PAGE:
(b) A second affirmation accepts the first postulate that all is governed by the Omnipresent Divinity in its perfect wisdom and the phenomenal universe we see appears as "a very apparent denial or at least a disfigurement or disguise of the Divine Presence". (Ibid)

(c) A third postulate affirms that the "Divine Reality" and the "world reality" are so different that we have "to draw away from one to reach the other". (Ibid)

"The first of these three propositions is inevitable; the second also must stand if the omnipresent Divine has anything at all to do with the world he inhabits and with its manifestation, building, maintenance and government: but the third seems also self-evident and yet it is incompatible with its precedents, and this dissonance confronts us with a problem which appears to be incapable of satisfactory solution".

Our experiential constructions

Yet some philosophical reasoning and experiential constructions can circumvent this difficulty. We can erect a Deity, blissful in himself but indifferent to the world. (Ibid, Pg.398-399) Or we can posit a Witness Self, a silent Purusha who allows Nature to run riot. Or we can affirm a supreme Self unconcerned with the cosmic works which has paradoxically originated from it. All these do not heal the "apparent dissonance of our two-fold experience" (Ibid, pg.399)-that of the Divine Reality and that of the undivine world.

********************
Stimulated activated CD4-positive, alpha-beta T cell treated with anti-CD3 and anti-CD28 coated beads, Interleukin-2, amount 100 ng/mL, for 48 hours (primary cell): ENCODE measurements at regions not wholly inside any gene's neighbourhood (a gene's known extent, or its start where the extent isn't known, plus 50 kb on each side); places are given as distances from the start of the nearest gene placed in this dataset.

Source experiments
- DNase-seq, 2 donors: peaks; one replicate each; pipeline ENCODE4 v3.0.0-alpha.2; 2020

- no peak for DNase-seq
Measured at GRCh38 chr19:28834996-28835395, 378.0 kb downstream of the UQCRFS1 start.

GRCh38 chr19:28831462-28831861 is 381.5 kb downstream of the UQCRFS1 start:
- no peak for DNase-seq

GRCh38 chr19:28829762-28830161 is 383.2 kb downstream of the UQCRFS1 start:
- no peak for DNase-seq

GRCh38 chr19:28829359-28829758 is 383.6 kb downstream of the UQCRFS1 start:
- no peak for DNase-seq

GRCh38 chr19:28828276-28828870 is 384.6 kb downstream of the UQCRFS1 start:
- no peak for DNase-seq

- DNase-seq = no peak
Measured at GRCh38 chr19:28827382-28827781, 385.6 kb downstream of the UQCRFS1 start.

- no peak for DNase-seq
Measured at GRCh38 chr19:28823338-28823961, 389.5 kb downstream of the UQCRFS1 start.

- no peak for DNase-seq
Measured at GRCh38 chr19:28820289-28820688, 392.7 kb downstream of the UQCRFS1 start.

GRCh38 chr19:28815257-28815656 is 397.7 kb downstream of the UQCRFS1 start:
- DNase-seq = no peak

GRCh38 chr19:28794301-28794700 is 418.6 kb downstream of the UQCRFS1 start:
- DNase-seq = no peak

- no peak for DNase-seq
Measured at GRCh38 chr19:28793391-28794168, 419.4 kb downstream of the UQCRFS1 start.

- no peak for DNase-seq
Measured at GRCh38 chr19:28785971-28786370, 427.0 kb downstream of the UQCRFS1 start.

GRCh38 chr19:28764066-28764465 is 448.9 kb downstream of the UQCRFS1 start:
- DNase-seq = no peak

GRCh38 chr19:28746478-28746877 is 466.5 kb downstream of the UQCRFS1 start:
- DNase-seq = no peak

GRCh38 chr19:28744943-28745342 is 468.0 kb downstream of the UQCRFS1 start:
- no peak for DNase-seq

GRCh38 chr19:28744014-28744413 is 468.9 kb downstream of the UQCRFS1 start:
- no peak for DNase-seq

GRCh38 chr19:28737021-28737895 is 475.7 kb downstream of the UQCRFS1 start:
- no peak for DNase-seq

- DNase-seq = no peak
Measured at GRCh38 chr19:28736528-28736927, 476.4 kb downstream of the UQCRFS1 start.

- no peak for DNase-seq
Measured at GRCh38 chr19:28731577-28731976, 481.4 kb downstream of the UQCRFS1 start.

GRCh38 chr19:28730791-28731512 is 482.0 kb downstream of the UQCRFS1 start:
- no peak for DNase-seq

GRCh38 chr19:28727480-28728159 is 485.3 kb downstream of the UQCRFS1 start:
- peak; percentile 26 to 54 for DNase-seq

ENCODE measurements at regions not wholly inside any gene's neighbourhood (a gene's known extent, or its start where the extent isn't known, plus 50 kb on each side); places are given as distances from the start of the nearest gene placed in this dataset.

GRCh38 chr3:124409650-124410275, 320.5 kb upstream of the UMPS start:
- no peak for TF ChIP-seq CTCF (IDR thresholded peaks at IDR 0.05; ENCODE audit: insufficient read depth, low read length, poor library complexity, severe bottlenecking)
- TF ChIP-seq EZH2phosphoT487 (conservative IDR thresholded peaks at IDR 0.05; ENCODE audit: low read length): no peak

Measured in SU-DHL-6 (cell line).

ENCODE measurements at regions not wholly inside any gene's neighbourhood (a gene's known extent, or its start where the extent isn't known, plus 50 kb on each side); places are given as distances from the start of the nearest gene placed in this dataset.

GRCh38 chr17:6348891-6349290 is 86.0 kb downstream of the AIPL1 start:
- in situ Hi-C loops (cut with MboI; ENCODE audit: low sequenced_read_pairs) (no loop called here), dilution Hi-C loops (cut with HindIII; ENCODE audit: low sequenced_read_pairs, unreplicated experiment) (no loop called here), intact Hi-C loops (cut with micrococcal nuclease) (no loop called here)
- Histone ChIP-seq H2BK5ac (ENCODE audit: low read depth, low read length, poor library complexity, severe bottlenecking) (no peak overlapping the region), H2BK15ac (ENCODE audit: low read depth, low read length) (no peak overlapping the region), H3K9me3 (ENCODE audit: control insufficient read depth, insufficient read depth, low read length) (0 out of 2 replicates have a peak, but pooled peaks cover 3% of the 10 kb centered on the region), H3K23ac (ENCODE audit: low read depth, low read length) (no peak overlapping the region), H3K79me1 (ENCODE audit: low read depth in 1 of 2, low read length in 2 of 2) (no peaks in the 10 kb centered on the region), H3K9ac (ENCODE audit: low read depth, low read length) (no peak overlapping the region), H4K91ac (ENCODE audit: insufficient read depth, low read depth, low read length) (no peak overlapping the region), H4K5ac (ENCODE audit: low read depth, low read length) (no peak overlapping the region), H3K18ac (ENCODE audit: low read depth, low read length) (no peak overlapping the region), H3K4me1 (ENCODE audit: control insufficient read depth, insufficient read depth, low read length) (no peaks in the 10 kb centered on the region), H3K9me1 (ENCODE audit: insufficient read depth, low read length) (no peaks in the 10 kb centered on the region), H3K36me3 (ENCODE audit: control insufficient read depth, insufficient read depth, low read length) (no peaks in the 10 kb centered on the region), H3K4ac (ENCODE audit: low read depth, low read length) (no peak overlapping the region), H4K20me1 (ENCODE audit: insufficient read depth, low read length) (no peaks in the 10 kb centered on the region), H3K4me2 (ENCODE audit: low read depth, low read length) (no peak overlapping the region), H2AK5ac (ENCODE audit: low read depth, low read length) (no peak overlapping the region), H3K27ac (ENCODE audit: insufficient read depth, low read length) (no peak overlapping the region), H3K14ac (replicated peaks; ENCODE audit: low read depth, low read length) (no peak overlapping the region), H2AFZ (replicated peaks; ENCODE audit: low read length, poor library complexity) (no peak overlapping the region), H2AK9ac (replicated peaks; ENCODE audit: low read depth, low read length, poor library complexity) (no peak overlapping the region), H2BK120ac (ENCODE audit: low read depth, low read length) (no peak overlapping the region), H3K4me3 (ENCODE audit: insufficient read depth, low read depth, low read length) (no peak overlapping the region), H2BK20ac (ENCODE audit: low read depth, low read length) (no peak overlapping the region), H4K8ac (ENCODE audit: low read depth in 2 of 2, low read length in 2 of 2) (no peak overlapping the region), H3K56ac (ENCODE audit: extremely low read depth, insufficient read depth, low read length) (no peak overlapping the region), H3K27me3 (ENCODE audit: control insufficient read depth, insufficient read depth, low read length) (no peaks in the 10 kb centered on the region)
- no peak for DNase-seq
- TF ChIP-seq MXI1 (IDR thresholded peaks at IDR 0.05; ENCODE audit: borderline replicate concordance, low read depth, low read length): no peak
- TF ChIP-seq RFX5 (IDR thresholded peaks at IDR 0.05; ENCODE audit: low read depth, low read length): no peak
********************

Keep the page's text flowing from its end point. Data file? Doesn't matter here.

Practically, a dual godhead is affirmed -- A Godhead, Self or soul and Nature. (Ibid)However Nature cannot be anything other than the power of the Self. We can posit an observing inactive Self and an active creating Godhead but this cannot serve us for the two must be one in a dual aspect. "A discord, a gulf between the Self in knowledge and the same Self in works needs explanation, but it presents itself as unexplained and inexplicable."(Ibid)

"Or again, we can posit a double consciousness of Brahman the Reality, one static and one dynamic, one essential and spiritual in which it is Self perfect and absolute, another formative, pragmatic, in which it becomes not-self and with which its absoluteness and perfection have no concern of participation; for it is only a temporal formation in the timeless Reality." (Ibid) However at the end, the temporal formation is regarded as the power of the one Self "for there can be no independent power, no Nature not derived from the original and eternal Self-Existence. If it does no more, it must still be originating or determining the universe through the mere fact of its conscious omnipresence". (Ibid, pg.400)